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Thought Of The Week

Shabbat Works
Love of Truth

This Shabbat we celebrate the third of the seven Sabbaths between the 9th day of Av and Rosh HaShanah, the new year observance. From a spiritual-psychological perspective, one dimension of Rosh HaShanah is the sovereignty of the Divine. From an inner life perspective, this does not just mean acknowledging theologically (or denying) that there is God. The idea of sovereignty means that there are values that are the standard for our thoughts, feelings, speech and behavior. Even pronounced atheists often claim allegiance to truth and rationality.

Values as an authority in our lives emanate either from a Divine origin (the position of at least the Western religions and most classical western philosophic traditions, e.g., Plato, the Stoics, etc.), or from a humanistic understanding of what values lead to some arch-value, like the value of human life or human dignity. For me, the world does not divide on this issue between theists, atheists and agnostics. The world divides into those who live under the authority of values and those who don't.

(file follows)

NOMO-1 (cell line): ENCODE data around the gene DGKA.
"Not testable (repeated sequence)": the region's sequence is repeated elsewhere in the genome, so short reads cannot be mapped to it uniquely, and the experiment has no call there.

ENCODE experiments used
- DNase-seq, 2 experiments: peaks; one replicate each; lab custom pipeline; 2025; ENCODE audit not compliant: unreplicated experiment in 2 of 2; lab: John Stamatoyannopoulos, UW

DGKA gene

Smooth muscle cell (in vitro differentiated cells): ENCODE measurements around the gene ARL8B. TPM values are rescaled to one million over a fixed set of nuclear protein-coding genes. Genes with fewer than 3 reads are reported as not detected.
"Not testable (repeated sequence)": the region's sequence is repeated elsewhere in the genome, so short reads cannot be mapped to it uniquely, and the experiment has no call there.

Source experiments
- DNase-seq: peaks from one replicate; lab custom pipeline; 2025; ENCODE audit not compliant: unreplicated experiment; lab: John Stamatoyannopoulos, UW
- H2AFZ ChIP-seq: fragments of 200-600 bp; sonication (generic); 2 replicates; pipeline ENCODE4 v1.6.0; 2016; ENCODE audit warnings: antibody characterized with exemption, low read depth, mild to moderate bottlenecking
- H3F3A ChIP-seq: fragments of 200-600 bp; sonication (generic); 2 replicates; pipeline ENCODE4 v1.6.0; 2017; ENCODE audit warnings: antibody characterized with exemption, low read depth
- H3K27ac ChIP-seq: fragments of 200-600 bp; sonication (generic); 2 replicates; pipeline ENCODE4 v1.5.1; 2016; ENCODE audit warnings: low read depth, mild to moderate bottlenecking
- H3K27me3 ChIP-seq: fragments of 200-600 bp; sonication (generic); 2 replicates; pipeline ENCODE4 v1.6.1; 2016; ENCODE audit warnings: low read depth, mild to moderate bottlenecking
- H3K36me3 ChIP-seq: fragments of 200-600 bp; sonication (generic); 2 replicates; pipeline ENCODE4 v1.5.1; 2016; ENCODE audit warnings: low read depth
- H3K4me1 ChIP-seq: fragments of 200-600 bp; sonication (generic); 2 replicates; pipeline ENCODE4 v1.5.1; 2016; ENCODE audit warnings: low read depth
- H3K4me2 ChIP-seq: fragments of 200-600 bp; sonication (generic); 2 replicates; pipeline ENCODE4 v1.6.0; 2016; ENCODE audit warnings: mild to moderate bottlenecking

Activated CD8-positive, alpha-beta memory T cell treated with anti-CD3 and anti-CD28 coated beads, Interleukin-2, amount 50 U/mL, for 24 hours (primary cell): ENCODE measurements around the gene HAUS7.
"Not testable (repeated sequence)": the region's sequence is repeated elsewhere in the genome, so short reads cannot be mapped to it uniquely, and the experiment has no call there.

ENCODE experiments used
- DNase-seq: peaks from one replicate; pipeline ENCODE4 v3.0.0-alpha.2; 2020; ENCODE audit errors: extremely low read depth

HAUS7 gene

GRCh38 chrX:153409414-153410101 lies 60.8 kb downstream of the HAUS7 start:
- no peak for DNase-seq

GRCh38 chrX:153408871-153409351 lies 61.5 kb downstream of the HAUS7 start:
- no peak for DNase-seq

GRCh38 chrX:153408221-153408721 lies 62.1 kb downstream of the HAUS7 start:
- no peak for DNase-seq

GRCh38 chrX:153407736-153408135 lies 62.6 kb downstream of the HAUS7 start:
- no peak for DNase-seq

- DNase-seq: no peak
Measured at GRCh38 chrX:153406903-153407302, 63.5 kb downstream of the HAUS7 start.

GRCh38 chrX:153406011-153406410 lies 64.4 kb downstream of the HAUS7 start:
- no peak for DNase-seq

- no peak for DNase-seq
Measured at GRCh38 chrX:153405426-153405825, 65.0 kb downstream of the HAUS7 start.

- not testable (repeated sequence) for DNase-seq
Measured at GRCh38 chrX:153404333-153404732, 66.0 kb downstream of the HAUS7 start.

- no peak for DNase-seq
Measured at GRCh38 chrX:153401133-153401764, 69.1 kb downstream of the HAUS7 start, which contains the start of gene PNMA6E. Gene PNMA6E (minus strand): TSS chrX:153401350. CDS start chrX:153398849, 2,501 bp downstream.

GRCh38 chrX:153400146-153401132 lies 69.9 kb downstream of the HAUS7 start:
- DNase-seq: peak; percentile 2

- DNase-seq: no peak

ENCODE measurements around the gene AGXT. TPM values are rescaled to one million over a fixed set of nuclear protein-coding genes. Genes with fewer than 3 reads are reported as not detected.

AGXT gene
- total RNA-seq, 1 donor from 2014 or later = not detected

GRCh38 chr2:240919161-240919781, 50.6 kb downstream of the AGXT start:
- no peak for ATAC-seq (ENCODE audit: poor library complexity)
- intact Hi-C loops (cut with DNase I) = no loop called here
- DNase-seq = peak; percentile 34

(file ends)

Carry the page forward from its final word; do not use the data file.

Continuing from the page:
The authority of values doesn't mean you always live up to the standard. The authority of value does require, however, that we admit at least to ourselves when we don't live up to our values (if truth is a value).

Conflict, from interpersonal to international, erodes the value of truth. Samuel Johnson (1709-1794, English) said "Among the calamities of war may be justly numbered the diminution of the love of truth, by the falsehoods which interest dictates and credulity encourages." This observation is usually summarized as "Truth is the first casualty of war." I prefer the more complex but less punchy version of Samuel Johnson. He wrote of the love of truth. Love of one's own self interests, one's nation, one's race, gender, political affiliation, one's religion, or those of another that one chooses to support, will often diminish the love of truth. We become credulous, gullible, when what we want things to be is more important than how things are, factually and morally.

As we move toward the High Holy Days, I think one of the core elements of the sovereignty of values is the value of truth, on its many levels. Once one values the truth more than one's own interests, transformative work can be done.

Shabbat Shalom,

Rabbi Mordecai Finley





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